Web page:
This is the place that I usually end the story.  Until someone asked, “What happened to the head?”  Well, the end of 1 Samuel chapter 17 says that Abner, the commander of Saul’s armies, grabs David and takes him to the king’s palace in Jerusalem, and verse 57 says, “he was still holding the Philistine’s head.” 

Apparently, David had picked up Goliath’s head as a trophy.  This might seem shocking to us, but scholars tell us this was a common practice at that point in history.  A victor would take his opponent’s head and put it on a pole near his home to demonstrate his power and warn off any other enemies. 

At this time in the Bible, Jerusalem is not yet controlled by the Israelites.  It will not be until 2 Samuel chapter 5 that David is victorious.  Some have speculated that he put the head up there to declare that this city will be his one day.  It was a warning sign that no enemy would stand against David and the God he served. 

The Bible does not give us any more details about what happened to Goliath’s head, but there is a great deal of speculation.  When Jesus is taken out of the city to die on the cross, he is crucified at “the place of the skull.”  This has explicit imagery back to Genesis 3 and the work in which God will crush the skull of Satan.  But is that it?  Many guess that the name may have come one of two ways.  Either this is where David displayed the head, or this was the place where it was buried.  Thus Jesus gains victory over Satan and all the enemies of the people of God as he establishes his new kingdom. 

There is no concrete proof of this theory, but it is interesting to ponder.  The God of the Bible weaves together an intricate tale of his work and victories.  Everything seems to point to his salvation through Jesus, possibly even the head of Goliath too.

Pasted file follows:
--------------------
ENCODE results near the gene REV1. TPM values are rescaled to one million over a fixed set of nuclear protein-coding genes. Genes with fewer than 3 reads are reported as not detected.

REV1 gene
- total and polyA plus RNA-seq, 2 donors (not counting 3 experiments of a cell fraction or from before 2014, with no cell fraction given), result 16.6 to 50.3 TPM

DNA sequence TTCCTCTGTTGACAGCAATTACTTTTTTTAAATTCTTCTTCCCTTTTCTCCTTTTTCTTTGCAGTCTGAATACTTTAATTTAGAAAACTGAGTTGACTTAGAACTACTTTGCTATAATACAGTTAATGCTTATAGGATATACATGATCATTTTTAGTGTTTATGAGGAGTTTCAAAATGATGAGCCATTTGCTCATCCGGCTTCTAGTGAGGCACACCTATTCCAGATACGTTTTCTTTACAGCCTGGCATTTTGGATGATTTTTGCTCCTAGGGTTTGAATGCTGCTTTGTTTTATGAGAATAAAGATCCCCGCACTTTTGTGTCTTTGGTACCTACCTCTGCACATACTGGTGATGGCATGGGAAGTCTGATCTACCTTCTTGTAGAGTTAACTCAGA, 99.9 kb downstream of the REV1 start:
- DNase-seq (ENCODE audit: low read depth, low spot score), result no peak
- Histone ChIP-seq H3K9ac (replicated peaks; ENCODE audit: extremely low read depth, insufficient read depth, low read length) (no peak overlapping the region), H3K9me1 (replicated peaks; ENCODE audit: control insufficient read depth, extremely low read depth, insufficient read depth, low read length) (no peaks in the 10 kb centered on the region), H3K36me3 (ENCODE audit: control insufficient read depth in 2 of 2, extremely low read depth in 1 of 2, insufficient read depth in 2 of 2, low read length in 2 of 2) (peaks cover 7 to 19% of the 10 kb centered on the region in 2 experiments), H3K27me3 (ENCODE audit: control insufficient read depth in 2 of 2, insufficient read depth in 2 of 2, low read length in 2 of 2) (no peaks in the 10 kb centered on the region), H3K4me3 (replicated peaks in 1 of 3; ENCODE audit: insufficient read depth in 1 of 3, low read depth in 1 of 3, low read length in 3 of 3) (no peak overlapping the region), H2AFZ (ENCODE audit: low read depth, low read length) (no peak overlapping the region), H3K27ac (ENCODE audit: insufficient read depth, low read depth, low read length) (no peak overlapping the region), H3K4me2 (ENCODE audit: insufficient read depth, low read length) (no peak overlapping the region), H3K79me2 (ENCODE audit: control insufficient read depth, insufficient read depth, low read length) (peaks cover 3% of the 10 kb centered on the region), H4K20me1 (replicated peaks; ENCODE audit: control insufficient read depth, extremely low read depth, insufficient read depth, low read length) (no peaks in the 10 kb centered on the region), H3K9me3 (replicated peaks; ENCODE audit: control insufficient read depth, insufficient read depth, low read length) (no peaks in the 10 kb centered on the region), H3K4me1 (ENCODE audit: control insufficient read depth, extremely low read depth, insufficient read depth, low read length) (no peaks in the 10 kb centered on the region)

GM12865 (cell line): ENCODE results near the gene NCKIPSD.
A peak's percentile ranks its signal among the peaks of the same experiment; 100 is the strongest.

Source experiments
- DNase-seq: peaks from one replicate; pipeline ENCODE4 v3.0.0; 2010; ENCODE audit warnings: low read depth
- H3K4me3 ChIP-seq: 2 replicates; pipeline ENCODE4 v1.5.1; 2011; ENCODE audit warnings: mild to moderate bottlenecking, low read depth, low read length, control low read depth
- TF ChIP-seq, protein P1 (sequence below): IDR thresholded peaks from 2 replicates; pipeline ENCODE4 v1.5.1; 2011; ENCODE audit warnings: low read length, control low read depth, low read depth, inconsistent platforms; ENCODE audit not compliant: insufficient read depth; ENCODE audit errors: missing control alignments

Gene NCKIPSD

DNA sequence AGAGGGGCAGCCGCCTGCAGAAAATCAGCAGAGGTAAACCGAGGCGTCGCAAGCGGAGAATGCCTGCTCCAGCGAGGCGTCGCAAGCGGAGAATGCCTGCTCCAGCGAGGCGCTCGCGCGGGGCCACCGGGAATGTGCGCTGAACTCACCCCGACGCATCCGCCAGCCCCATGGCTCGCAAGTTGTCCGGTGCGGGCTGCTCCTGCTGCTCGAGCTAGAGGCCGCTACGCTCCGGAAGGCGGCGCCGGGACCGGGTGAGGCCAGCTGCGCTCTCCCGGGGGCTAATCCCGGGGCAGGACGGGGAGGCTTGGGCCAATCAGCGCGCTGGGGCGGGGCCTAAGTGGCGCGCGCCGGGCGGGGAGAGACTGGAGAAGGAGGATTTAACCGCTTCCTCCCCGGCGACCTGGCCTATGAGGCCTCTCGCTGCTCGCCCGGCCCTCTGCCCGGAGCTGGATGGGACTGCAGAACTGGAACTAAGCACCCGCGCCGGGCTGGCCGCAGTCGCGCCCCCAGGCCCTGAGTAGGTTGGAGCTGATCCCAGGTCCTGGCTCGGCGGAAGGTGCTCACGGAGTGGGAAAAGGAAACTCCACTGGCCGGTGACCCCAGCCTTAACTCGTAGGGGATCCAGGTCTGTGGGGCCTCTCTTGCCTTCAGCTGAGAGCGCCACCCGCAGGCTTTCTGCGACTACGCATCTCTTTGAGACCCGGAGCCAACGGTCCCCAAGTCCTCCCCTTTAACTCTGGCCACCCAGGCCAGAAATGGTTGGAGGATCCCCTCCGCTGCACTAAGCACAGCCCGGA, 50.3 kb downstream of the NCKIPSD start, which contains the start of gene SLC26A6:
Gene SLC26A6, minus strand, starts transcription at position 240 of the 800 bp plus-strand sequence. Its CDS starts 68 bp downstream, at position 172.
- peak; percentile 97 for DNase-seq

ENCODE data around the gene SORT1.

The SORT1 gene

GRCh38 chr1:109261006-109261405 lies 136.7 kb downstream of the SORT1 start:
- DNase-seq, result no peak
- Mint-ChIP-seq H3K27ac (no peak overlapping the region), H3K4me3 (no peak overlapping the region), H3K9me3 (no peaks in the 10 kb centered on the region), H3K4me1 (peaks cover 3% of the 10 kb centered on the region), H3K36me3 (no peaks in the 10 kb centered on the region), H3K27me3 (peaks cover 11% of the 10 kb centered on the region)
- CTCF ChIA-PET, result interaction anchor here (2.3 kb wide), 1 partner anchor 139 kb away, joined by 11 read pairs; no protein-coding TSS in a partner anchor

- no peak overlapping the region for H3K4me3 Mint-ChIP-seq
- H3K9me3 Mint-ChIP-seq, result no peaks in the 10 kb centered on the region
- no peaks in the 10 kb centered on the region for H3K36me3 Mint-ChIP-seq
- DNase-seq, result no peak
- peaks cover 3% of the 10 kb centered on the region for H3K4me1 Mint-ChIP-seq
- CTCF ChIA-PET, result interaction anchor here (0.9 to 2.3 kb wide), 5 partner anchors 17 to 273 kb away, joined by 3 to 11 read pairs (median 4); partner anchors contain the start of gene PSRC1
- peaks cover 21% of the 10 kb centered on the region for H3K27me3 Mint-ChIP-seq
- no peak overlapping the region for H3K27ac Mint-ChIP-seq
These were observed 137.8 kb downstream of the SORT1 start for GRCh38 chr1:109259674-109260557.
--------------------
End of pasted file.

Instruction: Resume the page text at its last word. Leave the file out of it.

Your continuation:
Building Spiderwebs

This year my house is surrounded by spiders.  I have seen them everywhere, along with their signs.  Their webs have adorned my trees, back porch, flower garden, and any space they think they can catch a meal, including my van. 

In the morning, their delicate creations show the intricacy of the spider’s work and the beautiful craftsmanship of each tiny arachnid.  Then an amazing thing happens.  As the sun climbs in the sky, out comes people, birds, pets, and their webs are quickly destroyed before they catch their first teeny bug.  The one on my van got taken for a high-speed car ride that I am sure he was not expecting. 

All their work is gone in minutes.  Hours spent toiling and spinning to build something with fleeting beauty but no lasting impact. 

The Apostle Paul writes to the Church in Corinth, and in his first letter, he says that on the Day of the Lord, everything will be tested by fire.  In other words, God is going to judge what we have spent our lives doing.  If what we have built survives, there will be a reward.  If it does not, then we will suffer loss (1 Corinthians 3:10-15).